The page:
Dynamical calculations of the intensities of normally incident low-energy electrons diffracted from InSb(110), performed using a matrix inversion method, are reported for structures resulting from (i) a kinematical search, (ii) a dynamical search, and (iii) energy-minimization calculations. The model structures considered in all three cases embody distortions of the uppermost three atomic layers of InSb from their truncated bulk geometries. The dynamical calculations are compared with elastic-low-energy-electron-diffraction intensities measured for 14 beams with a sample temperature of T=150 K. This comparison leads to the selection of the most-probable surface structure for InSb(110) as one in which the top layer undergoes both a rigid rotation of 28.8°and a 0.05 relaxation toward the substrate. The Sb atoms in the top layer move outward and the In atoms inward, giving a relative vertical shear of 0.78. In the second layer, the In move outward 0.09 and the Sb inward 0.09. This surface atomic geometry is nearly identical to that which we reported earlier for covalently-bonded GaAs(110) but somewhat different from the reported for ZnTe(110) which exhibits a slightly more ionic bonding. We infer, therefore, that highly covalent zinc blende-structure compound semiconductors exhibit reconstructions of their (110) surfaces characterized by (i) large bond rotations in the upper-most layer, with the anion moving outward and cation inward, (ii) small bond-length alterations except for possible 4-5% contractions of the back bonds between the outermost anion and the cation in the layer beneath, and (iii) distortions from the bulk geometry which penetrate at least two atomic layers in from the surface.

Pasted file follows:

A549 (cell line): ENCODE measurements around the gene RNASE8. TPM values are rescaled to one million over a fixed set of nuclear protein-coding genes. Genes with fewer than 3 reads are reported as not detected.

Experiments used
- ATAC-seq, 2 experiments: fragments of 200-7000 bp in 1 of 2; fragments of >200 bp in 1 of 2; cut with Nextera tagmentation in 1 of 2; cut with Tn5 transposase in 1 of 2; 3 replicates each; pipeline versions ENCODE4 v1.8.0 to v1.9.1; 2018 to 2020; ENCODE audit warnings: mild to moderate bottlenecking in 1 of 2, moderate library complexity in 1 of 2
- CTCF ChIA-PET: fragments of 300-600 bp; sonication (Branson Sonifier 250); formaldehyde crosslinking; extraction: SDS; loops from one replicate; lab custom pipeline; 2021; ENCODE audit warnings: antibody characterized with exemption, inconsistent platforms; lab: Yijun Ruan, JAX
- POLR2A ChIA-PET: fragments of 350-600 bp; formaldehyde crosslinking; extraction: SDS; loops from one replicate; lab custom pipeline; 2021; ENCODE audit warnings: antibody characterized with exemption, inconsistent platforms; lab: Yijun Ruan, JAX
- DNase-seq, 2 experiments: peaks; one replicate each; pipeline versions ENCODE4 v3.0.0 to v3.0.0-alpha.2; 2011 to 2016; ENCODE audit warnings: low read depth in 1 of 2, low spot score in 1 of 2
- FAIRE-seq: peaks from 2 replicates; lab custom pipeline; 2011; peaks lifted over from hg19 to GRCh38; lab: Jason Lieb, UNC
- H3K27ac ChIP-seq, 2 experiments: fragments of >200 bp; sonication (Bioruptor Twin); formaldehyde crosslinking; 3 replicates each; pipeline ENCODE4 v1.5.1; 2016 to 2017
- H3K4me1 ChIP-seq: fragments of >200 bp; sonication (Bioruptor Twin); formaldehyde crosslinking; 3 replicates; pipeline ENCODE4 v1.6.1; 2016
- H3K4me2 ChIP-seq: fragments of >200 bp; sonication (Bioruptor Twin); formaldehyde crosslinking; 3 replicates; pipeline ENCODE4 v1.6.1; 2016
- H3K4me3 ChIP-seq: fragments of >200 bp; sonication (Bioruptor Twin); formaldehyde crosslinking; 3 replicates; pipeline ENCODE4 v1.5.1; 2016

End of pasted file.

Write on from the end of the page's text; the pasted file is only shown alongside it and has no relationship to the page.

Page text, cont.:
|Original language||English (US)|
|Number of pages||11|
|Journal||Physical Review B|
|State||Published - 1980|
All Science Journal Classification (ASJC) codes
- Condensed Matter Physics